By John Schroyer
Next year could be historic for the marijuana industry in more than one way.
While multiple states have a real shot at legalizing recreational cannabis via ballot measures in 2016 – including massive markets such as California – one appears poised to become the first to do so via the legislature: Vermont.
Two separate bills to legalize recreational cannabis in the state gained little traction this year. But they are both still alive, and there’s a good chance lawmakers will discuss one or both in the next legislative session, which begins in January.
The climate for marijuana legislation in the state has also improved noticeably in recent times, boosting the odds that the legislature will pass a bill in 2016.
If that happens, marijuana businesses that crop up in the state could generate hundreds of millions of dollars in sales from recreational cannabis, attracting scores of consumers from large states in the region such as New York and Massachusetts.
Vermont State Sen. David Zuckerman, who sponsored one of the bills to legalize recreational cannabis this year, estimated in February that his measure had a 50-50 chance of passing in 2015.
The bill remains in committee, but Zuckerman now thinks the odds that some version of his bill will pass in 2016 are around “75-25.”
“If I was a betting man, that’s about what I’d put it at,” Zuckerman said on Tuesday. “The change in the political landscape since February has increased the odds because the majority of Vermonters support this.”
Additionally, the current governor – Democrat Peter Shumlin – has been a longstanding supporter of rec legalization, which gives the matter urgency for him. And at least one candidate who is running to succeed Shumlin in 2016 – House Speaker Shap Smith – has also voiced support for legalization, making it a campaign issue in next year’s gubernatorial race.
Both of those factors are expected to push legalization toward the front of the political agenda at the state Capitol.
That’s key, as voters have no direct say in the matter. Vermont is one of 22 states that have no citizen petition process for getting a new law onto the ballot. In those states, only the legislature can legalize recreational cannabis.
So next year may mark the first time a sitting legislative body approves a system for the production and sale of recreational marijuana (Alaska, Colorado, Oregon, Washington State and Washington DC all legalized adult-use cannabis via voters, not the legislature).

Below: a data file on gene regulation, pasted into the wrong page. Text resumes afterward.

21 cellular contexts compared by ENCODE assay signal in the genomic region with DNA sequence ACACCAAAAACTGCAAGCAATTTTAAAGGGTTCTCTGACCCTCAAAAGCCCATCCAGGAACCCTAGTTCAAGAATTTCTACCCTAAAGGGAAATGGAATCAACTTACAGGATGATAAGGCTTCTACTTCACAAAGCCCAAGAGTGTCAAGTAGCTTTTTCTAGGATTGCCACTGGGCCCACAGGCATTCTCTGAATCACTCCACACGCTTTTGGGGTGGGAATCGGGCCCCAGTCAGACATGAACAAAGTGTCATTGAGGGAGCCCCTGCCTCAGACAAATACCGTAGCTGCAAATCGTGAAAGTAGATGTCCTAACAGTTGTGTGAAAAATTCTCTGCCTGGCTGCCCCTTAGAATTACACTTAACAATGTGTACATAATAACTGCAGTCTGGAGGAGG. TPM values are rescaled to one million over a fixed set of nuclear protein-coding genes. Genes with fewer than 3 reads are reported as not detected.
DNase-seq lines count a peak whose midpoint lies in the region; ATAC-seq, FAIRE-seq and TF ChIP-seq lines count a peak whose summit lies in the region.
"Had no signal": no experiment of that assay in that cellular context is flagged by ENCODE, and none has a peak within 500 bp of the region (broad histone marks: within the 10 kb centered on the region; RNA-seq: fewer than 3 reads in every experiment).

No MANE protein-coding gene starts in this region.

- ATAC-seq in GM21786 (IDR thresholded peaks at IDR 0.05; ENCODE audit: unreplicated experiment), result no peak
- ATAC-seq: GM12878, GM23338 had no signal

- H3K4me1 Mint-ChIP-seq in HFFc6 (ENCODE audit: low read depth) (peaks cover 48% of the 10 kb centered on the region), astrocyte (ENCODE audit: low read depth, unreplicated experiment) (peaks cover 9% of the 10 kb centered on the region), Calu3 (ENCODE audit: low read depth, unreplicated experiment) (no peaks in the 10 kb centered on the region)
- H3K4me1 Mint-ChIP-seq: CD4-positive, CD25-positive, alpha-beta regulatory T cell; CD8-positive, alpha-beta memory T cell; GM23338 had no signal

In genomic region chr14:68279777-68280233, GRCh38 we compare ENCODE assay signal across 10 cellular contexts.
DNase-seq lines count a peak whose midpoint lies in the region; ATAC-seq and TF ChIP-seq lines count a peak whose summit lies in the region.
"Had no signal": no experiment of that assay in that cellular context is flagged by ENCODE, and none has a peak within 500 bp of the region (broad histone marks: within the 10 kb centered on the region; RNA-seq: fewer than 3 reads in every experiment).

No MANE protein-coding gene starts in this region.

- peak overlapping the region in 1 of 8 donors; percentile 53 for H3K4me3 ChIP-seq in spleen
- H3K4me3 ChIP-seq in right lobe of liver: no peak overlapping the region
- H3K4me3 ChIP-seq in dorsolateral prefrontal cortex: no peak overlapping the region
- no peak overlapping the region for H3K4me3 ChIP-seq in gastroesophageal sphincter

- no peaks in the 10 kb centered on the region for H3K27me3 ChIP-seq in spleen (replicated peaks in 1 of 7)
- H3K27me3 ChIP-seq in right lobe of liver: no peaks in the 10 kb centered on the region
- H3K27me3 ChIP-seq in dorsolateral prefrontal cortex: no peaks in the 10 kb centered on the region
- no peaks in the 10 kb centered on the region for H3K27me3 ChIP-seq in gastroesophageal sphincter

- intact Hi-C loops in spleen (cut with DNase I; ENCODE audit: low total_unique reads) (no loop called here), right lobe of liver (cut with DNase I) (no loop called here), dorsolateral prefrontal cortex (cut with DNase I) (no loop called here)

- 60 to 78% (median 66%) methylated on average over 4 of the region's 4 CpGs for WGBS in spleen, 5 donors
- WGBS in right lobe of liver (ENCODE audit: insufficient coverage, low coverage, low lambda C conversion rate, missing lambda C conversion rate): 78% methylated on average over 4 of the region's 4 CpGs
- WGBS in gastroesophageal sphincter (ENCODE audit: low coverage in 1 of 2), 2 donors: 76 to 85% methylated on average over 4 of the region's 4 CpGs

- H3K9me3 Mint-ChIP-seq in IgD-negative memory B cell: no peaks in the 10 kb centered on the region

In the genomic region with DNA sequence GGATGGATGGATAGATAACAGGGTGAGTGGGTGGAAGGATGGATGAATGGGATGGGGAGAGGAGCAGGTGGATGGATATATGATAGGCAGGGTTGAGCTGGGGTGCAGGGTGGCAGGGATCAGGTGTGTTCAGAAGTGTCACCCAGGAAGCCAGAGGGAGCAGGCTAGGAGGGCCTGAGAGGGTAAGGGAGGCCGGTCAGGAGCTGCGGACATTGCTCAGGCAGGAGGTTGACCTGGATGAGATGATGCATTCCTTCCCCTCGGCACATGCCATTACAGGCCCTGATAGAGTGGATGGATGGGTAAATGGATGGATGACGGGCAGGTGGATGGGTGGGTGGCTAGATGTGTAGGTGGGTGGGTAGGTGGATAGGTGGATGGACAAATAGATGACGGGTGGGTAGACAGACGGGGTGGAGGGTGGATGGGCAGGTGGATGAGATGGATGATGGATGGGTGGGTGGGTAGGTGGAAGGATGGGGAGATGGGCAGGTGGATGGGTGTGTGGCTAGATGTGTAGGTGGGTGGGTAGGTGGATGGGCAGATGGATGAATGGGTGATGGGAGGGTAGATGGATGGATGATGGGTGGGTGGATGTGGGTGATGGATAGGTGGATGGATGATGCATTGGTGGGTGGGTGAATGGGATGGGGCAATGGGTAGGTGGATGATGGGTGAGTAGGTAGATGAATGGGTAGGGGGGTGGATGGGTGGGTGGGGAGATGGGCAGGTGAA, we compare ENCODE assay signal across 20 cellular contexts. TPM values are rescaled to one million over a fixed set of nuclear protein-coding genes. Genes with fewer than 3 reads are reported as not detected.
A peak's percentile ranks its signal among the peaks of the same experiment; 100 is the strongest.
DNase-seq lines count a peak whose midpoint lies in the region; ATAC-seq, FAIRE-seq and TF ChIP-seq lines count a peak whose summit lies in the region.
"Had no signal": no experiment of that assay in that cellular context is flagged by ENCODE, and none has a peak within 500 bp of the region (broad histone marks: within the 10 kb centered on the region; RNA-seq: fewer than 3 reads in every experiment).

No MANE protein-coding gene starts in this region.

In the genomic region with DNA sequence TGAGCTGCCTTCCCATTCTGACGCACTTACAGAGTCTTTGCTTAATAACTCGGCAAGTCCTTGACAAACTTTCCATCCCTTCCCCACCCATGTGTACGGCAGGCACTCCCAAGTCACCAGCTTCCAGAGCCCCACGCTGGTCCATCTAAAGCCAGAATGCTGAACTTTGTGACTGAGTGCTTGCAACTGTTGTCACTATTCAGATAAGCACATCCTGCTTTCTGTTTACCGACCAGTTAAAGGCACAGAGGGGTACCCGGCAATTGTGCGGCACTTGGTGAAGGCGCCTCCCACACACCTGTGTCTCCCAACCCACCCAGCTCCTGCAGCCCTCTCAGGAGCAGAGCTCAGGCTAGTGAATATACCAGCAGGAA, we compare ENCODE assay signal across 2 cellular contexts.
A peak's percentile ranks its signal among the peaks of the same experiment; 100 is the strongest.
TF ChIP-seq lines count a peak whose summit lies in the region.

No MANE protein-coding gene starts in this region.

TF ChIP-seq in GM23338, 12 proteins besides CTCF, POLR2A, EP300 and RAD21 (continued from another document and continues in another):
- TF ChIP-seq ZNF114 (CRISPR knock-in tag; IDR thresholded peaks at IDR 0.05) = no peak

“I’m very hopeful – so hopeful that I’m moving to Vermont in a few months so I can be in the middle of it in the next session,” said Matt Simon, the New England political director of Marijuana Policy Project.
Simon has lived in New Hampshire for the past eight years, but he sees a historic opening in Vermont that he wants to see firsthand. He wants to be there to help ease the passage of recreational, which could be considerable given MPP’s knowledge of how other states have implemented effective regulations.
Zuckerman agreed, adding that while it’s far too early for any real specifics, his bill will likely provide a starting point.
“I think it will probably be a different bill, because… the Senate Government Operations Committee actually spent much of the year taking testimony and understanding the lay of the land of cannabis in Vermont right now, using the RAND report as a template,” Zuckerman said, referring to a report commissioned by the state to give policymakers a better idea of the impacts of rec legalization.
But, he said, there are key legislators who have been influenced by the report as well as by polling numbers that show Vermont residents are ready for rec. He cited Sen. Jeanette White, a Democrat who chairs the Senate committee which took the testimony on rec, as an important cog in the legalization wheel.
“I know Sen. White supports this pretty strongly, and I believe the majority of her committee does, so there’s a good chance that they’ll introduce a bill this fall,” Zuckerman said.
White could not be reached for comment on Tuesday.
Zuckerman said he anticipates policy debates on areas such as edibles packaging, industry wage standards, product testing, environmental footprint by cannabis companies, appropriate taxes and preventing youth access to marijuana.
But he’s hopeful the final product will resemble his initial bill.
Under Zuckerman’s bill, the state would:
- Lay the groundwork for up to 42 recreational cannabis retail licenses, to be issued by a Marijuana Control Board.
- Allow either for-profit or non-profits to register with the state as a cultivator, product manufacturer, testing lab, retailer or marijuana lounge.
- Allow marijuana lounges to sell cannabis and let consumers partake in on-site consumption.
- Permit local governments to ban commercial cannabis businesses.
- Ban mass-marketing campaigns that could reach minors.
- Enforce pricing guidelines to undercut the black market.
- Permit both indoor and outdoor cultivation.
- Require edibles to be sold in opaque, child-resistant packaging, and be limited to a single serving.
Simon said that the priority is likely going to be building consensus to get a bill passed. There will inevitably be disagreements between stakeholders, he said, and the question is whether those will prove to be deal breakers.
“There’s no one way to do this,” Simon said. “There are a bunch of different ideas. Some people think they should be able to grow as much as they want without any regulations, and other people will want to have it be much more regulated.”
John Schroyer can be reached at firstname.lastname@example.org